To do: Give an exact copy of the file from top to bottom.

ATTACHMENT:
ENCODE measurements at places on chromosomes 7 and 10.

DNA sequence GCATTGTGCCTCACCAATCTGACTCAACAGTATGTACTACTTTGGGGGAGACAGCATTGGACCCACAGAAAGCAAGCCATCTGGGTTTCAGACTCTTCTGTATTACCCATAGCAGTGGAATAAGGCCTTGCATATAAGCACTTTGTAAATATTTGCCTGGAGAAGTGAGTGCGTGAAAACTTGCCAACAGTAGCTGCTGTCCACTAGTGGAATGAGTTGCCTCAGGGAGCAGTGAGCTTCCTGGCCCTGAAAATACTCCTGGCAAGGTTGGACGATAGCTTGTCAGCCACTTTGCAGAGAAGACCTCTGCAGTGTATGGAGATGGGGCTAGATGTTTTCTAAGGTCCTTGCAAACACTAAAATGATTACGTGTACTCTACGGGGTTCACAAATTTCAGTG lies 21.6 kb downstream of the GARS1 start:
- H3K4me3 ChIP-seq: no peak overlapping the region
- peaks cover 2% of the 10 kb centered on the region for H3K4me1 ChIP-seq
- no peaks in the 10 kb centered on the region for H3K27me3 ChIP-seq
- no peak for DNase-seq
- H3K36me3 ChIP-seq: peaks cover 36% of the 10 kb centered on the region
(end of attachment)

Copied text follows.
ENCODE measurements at places on chromosomes 7 and 10.

DNA sequence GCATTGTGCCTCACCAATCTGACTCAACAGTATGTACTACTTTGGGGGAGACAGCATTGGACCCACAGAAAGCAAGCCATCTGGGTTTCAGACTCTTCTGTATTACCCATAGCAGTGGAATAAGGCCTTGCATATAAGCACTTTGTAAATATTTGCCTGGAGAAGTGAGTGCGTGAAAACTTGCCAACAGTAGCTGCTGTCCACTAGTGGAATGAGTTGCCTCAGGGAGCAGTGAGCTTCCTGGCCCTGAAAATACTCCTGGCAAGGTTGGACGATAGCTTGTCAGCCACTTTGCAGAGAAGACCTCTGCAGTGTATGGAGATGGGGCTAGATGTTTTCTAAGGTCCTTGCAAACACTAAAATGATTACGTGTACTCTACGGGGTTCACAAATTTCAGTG lies 21.6 kb downstream of the GARS1 start:
- H3K4me3 ChIP-seq: no peak overlapping the region
- peaks cover 2% of the 10 kb centered on the region for H3K4me1 ChIP-seq
- no peaks in the 10 kb centered on the region for H3K27me3 ChIP-seq
- no peak for DNase-seq
- H3K36me3 ChIP-seq: peaks cover 36% of the 10 kb centered on the region